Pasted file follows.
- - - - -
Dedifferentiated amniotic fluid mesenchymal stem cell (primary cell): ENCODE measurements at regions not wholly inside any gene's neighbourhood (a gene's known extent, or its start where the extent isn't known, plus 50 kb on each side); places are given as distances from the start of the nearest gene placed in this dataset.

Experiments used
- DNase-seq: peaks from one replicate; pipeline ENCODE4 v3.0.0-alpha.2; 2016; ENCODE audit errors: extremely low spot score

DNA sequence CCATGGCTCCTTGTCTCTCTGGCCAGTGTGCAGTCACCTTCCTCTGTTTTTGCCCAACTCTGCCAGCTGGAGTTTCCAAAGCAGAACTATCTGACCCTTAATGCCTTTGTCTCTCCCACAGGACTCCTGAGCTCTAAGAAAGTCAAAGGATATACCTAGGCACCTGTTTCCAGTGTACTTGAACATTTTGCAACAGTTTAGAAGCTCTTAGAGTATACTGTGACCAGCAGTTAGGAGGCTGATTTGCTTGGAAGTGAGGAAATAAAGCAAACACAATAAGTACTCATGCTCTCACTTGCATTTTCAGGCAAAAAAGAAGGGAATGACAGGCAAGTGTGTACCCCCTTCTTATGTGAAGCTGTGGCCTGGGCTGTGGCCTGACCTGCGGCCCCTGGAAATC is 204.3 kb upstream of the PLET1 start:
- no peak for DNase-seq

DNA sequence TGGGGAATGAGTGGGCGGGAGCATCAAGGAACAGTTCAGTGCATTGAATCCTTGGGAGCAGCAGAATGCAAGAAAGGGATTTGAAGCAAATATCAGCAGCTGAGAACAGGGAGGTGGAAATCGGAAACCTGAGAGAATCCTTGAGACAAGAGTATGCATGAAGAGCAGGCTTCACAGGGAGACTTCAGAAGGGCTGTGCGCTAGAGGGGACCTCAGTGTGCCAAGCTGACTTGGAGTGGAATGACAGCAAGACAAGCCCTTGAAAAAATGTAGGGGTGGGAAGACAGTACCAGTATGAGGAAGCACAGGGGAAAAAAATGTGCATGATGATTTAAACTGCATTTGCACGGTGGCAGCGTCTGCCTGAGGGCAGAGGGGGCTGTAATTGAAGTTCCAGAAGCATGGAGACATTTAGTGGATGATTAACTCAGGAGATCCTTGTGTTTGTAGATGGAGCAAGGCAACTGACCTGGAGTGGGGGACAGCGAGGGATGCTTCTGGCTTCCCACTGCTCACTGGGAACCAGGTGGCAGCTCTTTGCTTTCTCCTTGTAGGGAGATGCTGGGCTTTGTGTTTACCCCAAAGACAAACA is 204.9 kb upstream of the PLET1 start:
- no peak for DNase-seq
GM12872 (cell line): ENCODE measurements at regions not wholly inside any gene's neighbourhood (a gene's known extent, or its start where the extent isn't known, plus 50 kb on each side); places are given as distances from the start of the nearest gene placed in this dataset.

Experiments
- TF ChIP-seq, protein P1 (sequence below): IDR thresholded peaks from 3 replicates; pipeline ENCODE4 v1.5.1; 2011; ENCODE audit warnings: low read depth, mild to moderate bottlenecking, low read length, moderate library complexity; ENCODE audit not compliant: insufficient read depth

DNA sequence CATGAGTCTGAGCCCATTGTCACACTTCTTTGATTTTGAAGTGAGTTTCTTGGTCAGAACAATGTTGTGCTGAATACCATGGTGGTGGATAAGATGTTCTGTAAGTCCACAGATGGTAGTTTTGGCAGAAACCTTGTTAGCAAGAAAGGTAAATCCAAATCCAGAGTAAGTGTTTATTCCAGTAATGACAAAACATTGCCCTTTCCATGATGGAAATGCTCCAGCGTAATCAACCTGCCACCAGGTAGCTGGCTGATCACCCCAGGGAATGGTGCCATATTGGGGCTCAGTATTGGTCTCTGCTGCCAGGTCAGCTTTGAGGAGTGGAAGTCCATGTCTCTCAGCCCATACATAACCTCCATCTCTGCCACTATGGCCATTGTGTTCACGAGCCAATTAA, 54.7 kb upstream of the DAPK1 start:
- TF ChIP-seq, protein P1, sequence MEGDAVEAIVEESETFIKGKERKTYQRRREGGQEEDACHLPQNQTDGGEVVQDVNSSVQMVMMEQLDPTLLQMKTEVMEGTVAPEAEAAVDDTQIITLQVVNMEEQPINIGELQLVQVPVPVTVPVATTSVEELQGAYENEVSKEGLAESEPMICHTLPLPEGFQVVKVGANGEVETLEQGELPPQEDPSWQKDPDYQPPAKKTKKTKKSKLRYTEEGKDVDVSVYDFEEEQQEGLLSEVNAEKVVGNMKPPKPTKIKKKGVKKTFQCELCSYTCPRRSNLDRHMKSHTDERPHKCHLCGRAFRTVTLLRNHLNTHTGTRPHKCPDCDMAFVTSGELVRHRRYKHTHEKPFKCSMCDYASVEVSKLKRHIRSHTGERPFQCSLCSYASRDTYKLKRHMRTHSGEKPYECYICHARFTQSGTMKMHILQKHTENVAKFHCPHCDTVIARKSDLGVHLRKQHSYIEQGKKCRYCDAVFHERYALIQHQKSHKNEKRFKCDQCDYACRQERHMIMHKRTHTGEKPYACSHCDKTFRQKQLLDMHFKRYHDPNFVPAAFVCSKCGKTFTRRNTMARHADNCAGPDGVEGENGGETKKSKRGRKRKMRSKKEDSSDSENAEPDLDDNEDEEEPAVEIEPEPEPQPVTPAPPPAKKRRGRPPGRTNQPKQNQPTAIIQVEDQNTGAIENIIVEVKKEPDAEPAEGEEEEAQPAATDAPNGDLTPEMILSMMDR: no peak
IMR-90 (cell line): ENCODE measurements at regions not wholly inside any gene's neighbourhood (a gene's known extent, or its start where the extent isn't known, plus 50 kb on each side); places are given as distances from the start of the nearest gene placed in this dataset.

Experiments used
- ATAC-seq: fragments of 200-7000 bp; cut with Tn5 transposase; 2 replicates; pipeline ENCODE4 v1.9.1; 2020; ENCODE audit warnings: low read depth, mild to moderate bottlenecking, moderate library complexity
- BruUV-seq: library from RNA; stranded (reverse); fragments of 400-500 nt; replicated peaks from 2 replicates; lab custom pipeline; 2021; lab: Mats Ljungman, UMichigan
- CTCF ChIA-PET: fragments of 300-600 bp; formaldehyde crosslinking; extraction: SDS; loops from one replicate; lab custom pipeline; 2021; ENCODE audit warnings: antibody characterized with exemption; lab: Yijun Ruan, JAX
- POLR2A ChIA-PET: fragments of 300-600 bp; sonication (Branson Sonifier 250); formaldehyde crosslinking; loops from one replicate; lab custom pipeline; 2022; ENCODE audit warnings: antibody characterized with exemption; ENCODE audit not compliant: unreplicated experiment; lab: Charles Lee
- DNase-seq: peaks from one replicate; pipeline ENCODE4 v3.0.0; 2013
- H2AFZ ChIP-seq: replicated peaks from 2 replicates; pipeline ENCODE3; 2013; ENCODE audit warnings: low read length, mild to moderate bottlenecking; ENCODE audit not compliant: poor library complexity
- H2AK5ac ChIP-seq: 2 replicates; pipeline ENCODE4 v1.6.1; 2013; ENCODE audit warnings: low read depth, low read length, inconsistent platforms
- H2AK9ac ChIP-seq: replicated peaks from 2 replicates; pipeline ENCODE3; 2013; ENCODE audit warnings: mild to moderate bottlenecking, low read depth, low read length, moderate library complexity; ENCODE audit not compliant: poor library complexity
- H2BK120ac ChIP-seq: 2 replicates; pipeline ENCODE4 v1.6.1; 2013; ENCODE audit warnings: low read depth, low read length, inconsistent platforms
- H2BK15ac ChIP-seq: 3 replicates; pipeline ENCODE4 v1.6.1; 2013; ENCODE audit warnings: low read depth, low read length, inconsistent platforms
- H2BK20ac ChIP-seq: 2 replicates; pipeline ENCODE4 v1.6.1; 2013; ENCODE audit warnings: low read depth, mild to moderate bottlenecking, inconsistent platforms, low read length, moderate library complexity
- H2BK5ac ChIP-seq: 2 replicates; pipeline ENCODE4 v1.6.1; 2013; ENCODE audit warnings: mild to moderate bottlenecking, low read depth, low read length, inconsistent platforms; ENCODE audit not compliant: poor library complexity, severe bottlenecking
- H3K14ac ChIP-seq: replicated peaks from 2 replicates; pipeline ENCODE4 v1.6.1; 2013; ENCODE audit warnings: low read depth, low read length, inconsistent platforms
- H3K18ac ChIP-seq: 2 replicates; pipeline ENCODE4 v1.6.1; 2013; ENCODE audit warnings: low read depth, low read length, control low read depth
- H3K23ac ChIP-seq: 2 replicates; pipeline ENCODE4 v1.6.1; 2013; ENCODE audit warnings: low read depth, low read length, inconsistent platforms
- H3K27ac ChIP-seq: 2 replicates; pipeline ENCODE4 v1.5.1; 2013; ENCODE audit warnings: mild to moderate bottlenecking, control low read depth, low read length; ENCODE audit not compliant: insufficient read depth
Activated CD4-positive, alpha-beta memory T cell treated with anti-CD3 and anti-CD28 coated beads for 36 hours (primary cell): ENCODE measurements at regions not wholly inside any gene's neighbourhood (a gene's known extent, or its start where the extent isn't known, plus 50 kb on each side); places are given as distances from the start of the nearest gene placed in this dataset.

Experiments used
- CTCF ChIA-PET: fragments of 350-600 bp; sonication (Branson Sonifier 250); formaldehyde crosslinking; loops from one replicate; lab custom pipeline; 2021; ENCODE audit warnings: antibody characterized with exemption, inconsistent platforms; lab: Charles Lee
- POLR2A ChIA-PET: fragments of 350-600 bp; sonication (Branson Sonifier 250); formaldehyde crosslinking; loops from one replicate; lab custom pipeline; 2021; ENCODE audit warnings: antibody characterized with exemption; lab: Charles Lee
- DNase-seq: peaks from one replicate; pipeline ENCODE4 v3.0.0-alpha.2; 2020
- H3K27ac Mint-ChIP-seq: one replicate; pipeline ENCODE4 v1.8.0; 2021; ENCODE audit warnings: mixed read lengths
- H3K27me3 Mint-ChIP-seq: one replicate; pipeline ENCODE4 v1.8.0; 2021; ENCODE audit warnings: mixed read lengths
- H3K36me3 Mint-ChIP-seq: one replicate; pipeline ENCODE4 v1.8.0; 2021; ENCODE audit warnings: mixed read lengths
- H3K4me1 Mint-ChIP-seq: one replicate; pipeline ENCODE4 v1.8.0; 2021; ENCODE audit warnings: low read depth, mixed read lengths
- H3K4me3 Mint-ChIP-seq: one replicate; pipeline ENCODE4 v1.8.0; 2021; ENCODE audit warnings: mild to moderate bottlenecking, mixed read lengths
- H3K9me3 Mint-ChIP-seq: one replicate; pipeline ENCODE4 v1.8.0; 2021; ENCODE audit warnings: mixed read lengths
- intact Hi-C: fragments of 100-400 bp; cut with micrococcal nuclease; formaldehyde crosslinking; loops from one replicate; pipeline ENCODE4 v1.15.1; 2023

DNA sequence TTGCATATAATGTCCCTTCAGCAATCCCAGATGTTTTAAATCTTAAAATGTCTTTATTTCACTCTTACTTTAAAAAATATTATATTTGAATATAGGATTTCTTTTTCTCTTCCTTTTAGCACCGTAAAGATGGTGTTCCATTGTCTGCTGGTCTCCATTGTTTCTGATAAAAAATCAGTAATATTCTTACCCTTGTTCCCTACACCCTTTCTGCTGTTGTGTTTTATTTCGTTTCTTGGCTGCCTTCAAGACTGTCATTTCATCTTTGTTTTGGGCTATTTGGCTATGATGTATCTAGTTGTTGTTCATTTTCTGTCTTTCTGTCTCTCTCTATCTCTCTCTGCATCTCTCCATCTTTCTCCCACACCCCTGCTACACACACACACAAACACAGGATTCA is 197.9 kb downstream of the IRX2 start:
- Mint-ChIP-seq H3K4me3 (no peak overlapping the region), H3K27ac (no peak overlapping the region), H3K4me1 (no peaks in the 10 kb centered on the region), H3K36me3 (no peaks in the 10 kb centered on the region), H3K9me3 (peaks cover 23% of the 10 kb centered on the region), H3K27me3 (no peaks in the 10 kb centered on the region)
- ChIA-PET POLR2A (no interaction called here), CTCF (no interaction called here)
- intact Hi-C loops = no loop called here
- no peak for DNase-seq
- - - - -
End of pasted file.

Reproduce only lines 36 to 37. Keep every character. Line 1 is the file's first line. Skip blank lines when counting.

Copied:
- H3K27ac Mint-ChIP-seq: one replicate; pipeline ENCODE4 v1.8.0; 2021; ENCODE audit warnings: mixed read lengths
- H3K27me3 Mint-ChIP-seq: one replicate; pipeline ENCODE4 v1.8.0; 2021; ENCODE audit warnings: mixed read lengths